Does the industry do enough on gender equality?

Does the industry do enough on gender equality? | Insurance Business

Does the industry do enough on gender equality?

More can still be done to improve gender diversity and inclusion within the industry, an expert has said.

Lisbeth Rees, HR director Australia & New Zealand at Gallagher, said that to achieve genuine equality in the workplace it is important to celebrate wins within the industry on gender diversity while also looking ahead.

“There is absolutely, always more we could be doing but that doesn’t mean that what we have done so far and the achievements we have made aren’t to be recognised and celebrated,” Rees told Insurance Business on International Women’s Day yesterday.

As the only top-tier Australian brokerage with a female CEO, Gallagher is committed to gender diversity and inclusion. Rees noted that while the firm takes an holistic and natural viewpoint of its work in gender diversity and equality, for businesses trying to make their workplace more inclusive, raising awareness is the first step.

“The way forward is not about coming out with a heavy hitting, hard policy change that is imposed on the organisation, it is simply to raise awareness and ask questions in an appropriate environment and, when opportunities arise, to grab hold of things and run with them,” Rees continued.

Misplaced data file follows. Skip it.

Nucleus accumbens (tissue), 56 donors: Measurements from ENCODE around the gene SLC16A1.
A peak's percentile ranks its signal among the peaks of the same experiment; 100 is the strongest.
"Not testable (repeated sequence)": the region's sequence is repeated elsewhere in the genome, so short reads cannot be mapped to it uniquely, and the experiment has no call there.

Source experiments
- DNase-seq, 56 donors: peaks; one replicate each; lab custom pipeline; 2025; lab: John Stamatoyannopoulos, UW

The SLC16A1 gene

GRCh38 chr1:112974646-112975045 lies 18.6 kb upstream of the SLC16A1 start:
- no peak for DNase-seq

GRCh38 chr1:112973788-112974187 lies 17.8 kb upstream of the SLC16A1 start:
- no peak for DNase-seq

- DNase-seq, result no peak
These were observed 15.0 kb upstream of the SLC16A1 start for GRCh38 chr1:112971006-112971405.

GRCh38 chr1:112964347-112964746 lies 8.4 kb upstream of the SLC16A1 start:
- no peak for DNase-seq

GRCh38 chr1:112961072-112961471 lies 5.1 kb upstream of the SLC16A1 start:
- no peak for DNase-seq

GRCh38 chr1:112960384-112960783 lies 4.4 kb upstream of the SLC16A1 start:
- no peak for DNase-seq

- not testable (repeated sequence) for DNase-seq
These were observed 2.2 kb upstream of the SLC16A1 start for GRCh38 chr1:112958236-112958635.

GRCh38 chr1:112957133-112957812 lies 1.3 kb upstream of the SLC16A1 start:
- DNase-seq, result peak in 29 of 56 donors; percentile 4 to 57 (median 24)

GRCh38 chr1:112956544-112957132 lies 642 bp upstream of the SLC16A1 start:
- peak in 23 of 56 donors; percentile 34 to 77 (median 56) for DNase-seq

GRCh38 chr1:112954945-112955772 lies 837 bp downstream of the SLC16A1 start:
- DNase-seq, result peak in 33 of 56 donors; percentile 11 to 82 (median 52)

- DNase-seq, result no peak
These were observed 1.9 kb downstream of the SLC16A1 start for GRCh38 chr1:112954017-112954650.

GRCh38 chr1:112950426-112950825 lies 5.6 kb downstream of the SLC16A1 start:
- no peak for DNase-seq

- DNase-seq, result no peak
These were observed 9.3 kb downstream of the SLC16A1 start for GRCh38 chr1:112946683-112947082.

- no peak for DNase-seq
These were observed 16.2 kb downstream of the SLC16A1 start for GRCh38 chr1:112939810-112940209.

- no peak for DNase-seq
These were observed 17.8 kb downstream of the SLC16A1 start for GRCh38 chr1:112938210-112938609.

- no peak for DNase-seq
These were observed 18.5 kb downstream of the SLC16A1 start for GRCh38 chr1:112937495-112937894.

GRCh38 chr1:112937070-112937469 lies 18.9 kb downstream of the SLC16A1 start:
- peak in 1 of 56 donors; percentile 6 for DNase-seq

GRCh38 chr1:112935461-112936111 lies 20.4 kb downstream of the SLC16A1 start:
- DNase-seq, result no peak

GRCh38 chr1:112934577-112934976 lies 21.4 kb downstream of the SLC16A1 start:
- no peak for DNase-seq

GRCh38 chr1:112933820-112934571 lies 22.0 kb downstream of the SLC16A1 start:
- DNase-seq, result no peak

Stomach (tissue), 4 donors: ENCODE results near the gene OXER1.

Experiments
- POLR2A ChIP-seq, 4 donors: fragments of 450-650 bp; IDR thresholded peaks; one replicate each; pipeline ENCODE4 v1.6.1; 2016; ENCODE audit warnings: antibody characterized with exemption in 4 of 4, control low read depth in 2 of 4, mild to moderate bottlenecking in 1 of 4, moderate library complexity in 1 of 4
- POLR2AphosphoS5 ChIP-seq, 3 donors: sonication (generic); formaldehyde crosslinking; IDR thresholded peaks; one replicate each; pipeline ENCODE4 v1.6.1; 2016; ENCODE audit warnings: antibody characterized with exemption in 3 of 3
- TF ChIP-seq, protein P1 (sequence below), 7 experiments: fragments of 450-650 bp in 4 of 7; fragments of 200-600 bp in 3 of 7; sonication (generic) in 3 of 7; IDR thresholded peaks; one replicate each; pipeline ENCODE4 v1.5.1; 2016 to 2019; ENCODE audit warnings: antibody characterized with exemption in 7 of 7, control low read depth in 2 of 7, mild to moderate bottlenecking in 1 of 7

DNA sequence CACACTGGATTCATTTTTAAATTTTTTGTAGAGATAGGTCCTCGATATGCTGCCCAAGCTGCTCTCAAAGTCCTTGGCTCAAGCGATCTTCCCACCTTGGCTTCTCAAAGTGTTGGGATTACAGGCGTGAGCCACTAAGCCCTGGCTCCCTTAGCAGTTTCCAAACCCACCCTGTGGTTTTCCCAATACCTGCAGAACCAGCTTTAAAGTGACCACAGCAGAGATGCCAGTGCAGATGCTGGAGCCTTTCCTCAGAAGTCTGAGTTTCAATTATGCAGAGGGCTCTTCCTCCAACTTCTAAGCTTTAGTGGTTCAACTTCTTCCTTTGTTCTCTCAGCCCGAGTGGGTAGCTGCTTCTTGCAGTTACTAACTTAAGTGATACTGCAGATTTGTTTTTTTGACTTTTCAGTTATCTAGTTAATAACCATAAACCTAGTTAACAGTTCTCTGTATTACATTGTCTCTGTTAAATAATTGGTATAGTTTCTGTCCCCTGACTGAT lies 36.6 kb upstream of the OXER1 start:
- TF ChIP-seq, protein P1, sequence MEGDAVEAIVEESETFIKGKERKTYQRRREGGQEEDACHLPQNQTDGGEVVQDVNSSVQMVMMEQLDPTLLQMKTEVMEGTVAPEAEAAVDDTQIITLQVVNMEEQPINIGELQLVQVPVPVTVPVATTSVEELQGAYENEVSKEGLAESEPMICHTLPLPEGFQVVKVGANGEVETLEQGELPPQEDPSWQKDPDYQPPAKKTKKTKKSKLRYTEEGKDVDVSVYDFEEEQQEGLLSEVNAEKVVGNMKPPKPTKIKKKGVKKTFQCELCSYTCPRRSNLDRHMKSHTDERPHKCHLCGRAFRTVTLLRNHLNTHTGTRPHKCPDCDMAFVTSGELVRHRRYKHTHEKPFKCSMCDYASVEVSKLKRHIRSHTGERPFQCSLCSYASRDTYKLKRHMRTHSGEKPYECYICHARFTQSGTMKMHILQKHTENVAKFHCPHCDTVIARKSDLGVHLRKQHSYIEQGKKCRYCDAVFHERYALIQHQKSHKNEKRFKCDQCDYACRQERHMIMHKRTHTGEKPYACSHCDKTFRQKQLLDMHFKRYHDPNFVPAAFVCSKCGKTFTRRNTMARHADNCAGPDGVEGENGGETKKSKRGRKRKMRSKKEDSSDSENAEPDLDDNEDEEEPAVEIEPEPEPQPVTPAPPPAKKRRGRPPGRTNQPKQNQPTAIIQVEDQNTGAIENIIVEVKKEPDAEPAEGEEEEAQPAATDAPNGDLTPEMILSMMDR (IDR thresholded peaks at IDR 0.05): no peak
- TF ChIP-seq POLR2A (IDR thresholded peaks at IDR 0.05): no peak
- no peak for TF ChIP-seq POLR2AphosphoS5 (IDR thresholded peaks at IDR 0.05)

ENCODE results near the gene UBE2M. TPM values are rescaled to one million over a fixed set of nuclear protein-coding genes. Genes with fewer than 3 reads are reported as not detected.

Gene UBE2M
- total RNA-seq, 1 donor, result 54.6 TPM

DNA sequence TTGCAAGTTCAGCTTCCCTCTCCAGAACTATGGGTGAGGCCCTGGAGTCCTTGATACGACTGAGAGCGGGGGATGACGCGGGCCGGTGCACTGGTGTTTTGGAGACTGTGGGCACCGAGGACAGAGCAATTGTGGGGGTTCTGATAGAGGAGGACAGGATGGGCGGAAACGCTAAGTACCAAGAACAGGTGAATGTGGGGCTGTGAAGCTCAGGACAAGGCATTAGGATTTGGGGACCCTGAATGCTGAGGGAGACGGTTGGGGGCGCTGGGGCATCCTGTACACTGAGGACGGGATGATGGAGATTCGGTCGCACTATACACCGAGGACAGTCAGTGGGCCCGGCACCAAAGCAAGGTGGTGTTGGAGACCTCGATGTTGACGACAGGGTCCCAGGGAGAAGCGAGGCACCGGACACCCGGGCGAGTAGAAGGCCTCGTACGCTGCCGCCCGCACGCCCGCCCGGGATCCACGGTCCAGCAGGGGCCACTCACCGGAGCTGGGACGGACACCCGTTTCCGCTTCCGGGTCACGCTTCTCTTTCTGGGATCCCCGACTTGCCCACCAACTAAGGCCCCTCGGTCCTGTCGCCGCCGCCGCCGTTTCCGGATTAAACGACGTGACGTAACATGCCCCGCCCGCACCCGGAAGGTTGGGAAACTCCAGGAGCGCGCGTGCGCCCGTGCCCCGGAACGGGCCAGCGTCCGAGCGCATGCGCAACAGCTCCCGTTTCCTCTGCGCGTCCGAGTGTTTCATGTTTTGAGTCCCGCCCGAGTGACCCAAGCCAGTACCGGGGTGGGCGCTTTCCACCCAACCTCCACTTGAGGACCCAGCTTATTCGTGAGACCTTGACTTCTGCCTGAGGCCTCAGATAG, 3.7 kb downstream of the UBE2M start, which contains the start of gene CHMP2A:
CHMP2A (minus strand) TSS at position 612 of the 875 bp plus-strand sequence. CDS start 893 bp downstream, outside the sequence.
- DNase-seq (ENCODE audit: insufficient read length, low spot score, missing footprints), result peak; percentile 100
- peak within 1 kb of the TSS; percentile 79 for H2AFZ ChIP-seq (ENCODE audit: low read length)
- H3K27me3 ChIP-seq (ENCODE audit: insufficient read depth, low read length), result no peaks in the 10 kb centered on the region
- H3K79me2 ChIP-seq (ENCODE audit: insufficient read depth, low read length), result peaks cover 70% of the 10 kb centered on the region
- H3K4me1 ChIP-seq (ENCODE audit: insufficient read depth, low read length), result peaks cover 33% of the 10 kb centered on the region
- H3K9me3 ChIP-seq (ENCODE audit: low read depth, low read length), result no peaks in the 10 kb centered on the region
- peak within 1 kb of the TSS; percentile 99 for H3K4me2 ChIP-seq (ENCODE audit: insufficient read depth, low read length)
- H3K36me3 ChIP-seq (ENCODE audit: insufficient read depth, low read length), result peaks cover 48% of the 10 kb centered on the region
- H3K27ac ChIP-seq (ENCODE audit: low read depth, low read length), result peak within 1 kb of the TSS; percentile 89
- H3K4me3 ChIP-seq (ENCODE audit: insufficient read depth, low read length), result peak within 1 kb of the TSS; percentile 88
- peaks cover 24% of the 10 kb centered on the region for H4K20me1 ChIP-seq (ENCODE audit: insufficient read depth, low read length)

Rees said that it is also important for all colleagues across the organisation, rather than just women, to be champions of change when it comes to diversity.

“We need to be careful that we don’t alienate or unintentionally exclude all our employees when we highlight some, because it actually is the inclusiveness of everybody and their backgrounds and experiences that makes the organisation what it is and brings its strength,” Rees said

Rees noted that while there is a clear moral reasoning for increasing gender equality and diversity within the industry, there is also a solid business case.

“It is because we want to make sure that our solutions and our customer satisfaction is reflected through our employees,” Rees continued. “If we have an employee base that truly understands our customers and effectively ‘walks in their shoes’ every day, the delivery of our customer promise is going to go that extra mile and much more on point.”

Rees noted that this will become more and more important over the coming years as buyer demographics continue to shift.

“As society shifts, those that are making purchasing decisions around insurance and are charged with driving forward risk management discussions for their organisations or family business, or alternatively for their home environment, we want to make sure that those sitting across the table from them can understand their needs, empathise with those needs and deliver on those needs,” she said.

Related stories: